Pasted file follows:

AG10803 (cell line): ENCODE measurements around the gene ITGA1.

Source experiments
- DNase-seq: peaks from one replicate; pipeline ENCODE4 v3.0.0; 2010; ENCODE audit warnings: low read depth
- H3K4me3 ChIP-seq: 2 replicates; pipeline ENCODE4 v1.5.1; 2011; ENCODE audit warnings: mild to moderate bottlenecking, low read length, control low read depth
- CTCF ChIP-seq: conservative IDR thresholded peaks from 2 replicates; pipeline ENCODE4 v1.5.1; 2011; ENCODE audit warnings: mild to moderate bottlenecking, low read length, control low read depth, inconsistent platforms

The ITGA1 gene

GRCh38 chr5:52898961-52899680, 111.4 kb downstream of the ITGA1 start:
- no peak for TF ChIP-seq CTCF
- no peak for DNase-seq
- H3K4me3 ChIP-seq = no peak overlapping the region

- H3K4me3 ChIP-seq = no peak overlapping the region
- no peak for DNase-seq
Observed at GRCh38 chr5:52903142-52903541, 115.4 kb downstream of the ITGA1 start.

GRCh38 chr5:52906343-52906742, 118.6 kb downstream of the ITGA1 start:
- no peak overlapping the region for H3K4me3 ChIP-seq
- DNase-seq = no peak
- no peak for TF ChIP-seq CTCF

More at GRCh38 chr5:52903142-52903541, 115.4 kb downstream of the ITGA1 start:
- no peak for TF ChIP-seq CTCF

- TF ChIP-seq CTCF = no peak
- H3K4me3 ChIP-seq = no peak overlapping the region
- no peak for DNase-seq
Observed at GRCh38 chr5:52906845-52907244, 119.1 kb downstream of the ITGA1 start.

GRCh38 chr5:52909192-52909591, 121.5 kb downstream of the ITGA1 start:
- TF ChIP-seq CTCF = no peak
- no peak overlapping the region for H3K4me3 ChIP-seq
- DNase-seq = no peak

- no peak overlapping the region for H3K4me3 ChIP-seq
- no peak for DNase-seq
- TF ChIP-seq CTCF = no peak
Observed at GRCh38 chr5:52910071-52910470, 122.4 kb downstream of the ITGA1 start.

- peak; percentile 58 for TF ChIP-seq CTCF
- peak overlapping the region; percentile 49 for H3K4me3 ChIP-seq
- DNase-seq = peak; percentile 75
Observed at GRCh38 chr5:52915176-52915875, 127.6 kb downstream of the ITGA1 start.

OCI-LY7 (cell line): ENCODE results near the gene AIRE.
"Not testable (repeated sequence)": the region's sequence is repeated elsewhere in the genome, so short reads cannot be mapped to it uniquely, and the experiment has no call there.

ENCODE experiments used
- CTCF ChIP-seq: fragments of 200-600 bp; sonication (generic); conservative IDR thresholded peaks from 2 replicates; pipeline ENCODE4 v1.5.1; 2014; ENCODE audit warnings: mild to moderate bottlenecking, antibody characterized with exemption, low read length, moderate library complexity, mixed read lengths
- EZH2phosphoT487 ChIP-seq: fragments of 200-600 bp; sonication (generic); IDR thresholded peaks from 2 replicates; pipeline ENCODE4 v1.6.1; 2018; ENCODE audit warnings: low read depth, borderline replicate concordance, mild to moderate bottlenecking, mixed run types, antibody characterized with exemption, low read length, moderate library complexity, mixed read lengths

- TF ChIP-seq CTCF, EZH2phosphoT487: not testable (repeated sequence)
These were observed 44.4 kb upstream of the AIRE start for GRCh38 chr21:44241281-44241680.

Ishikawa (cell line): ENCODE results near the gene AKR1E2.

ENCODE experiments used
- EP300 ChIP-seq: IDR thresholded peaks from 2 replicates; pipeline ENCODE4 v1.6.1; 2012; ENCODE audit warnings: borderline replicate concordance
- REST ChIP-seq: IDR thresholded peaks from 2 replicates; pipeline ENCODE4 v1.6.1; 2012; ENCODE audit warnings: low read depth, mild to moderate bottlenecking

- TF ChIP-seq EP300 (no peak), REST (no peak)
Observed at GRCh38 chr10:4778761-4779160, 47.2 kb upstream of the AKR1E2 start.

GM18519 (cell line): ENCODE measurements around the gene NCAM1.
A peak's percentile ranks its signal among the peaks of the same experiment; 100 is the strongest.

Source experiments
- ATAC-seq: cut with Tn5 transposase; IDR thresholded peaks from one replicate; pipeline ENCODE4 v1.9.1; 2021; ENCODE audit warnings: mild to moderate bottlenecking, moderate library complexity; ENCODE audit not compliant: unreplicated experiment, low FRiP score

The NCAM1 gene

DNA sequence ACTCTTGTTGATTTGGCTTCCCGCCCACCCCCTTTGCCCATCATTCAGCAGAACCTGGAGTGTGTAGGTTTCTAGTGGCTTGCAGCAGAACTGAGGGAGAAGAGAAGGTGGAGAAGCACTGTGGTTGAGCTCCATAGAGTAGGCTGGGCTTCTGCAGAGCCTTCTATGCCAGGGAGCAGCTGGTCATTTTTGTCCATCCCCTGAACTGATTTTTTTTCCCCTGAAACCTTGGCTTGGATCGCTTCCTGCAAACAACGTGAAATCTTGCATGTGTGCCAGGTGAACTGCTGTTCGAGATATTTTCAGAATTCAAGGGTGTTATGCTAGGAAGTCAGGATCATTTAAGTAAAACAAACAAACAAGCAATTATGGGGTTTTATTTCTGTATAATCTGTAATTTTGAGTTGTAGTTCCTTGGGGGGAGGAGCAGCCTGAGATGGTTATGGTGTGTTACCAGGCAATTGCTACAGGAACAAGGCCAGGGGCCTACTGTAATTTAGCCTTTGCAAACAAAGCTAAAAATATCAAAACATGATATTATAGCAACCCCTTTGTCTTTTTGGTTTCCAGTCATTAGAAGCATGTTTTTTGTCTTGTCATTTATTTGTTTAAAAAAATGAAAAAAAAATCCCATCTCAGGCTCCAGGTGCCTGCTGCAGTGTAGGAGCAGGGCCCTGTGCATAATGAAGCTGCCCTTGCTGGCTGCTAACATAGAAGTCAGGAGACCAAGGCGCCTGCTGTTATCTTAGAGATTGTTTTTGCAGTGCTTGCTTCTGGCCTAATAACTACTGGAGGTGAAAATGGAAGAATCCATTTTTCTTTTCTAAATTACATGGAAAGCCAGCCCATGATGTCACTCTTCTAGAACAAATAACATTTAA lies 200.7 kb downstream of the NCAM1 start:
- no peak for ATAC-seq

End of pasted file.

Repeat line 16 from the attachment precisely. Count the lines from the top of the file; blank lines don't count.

- DNase-seq = no peak